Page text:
(CBS) — You hear it from time to time, and it’s hard to imagine: victims of horrific violence forgiving the suspect.

It’s even going on in the wake of the Charleston church shooting.

CBS 2’s Mike Parker reports a vigil was held for the Charleston victims in Glencoe Wednesday night.

People of many races and religions were at the vigil to remember the Charleston, South Carolina victims and to call for peace and healing.

75 people gathered at St.Paul’s AME Church and the message was good will. There was what was called a prayer for our enemies

Last week,during the court hearing for the alleged killer, he heard, perhaps to his surprise, words of forgiveness from relatives of his victims.

Today in Boston, a Downers Grove man who survived the Boston Marathon bombings surprised many with by saying he forgives Dzhokhar Tsarnaev.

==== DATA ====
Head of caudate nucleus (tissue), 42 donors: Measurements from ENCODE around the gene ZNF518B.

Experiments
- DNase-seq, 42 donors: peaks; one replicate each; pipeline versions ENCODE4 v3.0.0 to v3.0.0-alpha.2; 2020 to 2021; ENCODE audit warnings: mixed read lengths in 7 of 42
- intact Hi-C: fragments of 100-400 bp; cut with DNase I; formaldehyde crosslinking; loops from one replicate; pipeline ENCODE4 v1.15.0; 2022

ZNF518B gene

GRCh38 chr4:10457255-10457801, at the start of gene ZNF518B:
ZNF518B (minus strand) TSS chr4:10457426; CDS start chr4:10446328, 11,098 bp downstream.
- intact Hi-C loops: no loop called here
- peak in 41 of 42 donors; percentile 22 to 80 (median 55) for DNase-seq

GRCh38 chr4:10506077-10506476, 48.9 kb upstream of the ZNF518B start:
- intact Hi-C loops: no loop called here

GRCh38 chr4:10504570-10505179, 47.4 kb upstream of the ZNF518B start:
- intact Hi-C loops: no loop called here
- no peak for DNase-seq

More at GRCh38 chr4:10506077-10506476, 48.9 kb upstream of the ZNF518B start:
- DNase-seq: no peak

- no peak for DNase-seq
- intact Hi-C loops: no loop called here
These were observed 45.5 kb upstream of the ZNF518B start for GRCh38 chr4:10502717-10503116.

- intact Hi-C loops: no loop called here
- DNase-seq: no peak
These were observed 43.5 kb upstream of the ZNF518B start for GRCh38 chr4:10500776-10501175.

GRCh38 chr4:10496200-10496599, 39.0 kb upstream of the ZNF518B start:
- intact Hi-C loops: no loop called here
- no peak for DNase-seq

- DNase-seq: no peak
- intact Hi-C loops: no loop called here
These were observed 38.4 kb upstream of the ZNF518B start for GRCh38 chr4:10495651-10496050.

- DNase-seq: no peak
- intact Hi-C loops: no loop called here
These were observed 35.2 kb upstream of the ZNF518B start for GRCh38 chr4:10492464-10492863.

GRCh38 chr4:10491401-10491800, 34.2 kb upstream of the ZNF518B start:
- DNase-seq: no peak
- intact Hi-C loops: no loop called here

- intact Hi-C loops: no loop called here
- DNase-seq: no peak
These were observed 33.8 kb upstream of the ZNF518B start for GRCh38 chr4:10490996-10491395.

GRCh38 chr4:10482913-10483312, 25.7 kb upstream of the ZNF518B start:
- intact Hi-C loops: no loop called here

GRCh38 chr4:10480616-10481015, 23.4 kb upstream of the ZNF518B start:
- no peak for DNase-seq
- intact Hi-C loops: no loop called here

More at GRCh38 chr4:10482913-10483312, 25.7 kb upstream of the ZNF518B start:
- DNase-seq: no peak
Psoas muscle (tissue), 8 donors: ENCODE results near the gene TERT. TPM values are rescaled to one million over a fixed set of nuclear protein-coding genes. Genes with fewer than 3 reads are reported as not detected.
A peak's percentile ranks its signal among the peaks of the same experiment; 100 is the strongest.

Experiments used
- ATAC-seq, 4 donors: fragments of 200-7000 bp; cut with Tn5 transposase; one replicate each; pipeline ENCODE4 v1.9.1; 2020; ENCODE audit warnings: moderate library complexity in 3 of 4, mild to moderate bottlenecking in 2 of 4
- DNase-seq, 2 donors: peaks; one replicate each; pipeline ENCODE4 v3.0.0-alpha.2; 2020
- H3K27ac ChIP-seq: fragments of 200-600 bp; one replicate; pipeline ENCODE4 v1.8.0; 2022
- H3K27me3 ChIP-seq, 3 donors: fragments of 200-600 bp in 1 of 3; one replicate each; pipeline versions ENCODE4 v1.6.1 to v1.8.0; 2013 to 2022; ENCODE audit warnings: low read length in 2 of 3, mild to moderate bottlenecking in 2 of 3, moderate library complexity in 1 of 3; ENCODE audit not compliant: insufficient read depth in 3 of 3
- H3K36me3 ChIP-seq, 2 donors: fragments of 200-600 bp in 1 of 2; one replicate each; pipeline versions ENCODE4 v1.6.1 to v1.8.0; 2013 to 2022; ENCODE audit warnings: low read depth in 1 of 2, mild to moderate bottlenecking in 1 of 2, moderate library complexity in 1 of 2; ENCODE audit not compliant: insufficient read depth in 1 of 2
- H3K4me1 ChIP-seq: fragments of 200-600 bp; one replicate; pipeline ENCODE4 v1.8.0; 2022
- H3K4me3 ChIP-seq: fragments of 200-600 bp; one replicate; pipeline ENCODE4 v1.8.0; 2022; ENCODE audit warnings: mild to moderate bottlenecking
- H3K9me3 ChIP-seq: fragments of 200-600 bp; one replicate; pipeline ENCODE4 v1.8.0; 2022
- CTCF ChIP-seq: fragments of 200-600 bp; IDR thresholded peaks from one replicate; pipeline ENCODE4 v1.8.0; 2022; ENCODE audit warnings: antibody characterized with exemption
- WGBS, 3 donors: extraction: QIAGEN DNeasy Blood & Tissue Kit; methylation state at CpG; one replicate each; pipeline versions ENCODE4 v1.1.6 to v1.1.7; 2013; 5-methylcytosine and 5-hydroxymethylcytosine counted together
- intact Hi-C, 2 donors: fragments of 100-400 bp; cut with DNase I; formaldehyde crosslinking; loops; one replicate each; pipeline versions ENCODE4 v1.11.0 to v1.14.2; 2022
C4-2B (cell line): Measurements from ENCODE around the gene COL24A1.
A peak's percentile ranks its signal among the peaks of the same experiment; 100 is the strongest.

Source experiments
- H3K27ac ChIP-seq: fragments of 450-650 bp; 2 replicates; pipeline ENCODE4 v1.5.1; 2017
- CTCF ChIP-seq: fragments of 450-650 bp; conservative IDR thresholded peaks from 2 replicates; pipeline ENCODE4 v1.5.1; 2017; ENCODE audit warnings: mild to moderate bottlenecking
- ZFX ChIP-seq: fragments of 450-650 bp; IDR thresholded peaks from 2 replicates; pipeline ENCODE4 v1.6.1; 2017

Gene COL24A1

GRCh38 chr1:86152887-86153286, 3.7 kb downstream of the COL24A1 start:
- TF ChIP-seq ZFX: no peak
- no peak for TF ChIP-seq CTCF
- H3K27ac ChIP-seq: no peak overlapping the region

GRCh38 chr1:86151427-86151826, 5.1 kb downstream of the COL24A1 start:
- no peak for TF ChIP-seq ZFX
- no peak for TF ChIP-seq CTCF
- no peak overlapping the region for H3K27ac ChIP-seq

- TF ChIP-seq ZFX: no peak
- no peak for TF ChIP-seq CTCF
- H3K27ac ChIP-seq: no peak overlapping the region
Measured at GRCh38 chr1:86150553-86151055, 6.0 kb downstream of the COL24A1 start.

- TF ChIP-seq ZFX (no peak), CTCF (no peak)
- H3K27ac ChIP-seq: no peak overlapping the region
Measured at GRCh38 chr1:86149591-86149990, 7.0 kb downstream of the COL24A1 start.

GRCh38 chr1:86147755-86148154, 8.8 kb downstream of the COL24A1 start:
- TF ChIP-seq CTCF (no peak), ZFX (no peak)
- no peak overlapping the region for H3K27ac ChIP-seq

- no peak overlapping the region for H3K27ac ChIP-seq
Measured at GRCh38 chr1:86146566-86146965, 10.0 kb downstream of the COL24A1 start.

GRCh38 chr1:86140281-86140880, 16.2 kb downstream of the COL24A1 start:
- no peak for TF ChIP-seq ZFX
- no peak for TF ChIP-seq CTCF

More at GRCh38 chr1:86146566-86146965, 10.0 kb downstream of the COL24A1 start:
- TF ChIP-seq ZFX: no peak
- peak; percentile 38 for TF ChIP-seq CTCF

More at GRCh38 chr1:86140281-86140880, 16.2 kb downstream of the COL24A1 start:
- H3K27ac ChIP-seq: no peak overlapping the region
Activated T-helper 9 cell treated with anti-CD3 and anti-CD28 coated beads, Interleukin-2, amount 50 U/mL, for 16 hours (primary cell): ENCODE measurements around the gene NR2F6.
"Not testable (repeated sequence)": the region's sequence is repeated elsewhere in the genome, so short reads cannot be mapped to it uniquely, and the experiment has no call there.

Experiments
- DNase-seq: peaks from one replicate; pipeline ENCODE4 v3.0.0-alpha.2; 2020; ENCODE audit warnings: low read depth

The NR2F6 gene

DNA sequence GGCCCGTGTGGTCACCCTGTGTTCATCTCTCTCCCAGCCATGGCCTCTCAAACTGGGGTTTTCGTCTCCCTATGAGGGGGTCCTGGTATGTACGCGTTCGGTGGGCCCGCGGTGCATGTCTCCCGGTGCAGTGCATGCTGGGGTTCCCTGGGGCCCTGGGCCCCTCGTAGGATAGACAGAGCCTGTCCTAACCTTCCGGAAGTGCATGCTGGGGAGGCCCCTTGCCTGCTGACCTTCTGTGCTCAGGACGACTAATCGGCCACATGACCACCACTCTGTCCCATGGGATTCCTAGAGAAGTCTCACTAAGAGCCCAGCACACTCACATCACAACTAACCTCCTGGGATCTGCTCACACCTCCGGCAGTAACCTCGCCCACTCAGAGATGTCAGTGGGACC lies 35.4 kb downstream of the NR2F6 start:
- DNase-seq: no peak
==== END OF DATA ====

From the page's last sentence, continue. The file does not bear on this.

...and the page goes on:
“I have forgiven him. I have come to a place of peace and I genuinely hope that he does as well,” said Henry Borgard.

Wayne Messmer, known as a National Anthem singer in Chicago, and them in chicago,knows that peace as well. In 1994, he was shot in the throat by a teenager outside a club in Little Italy.

He survived and later forgave the shooter.

“I think forgiveness is something that leads to freedom and the taste of freedom is so appetizing that you’d never want to go back,” Messmer. “It is an amazingly steep hill to climb, but the vision from the top of the mountain is brilliant. You could walk around with a ball and chain on your foot all day and re-victimize yourself every day or reach down and unlock it.”

Messmer likes this quote from Gandhi: “If the world operated on an eye for an eye system of justice, before long the world would be blind.”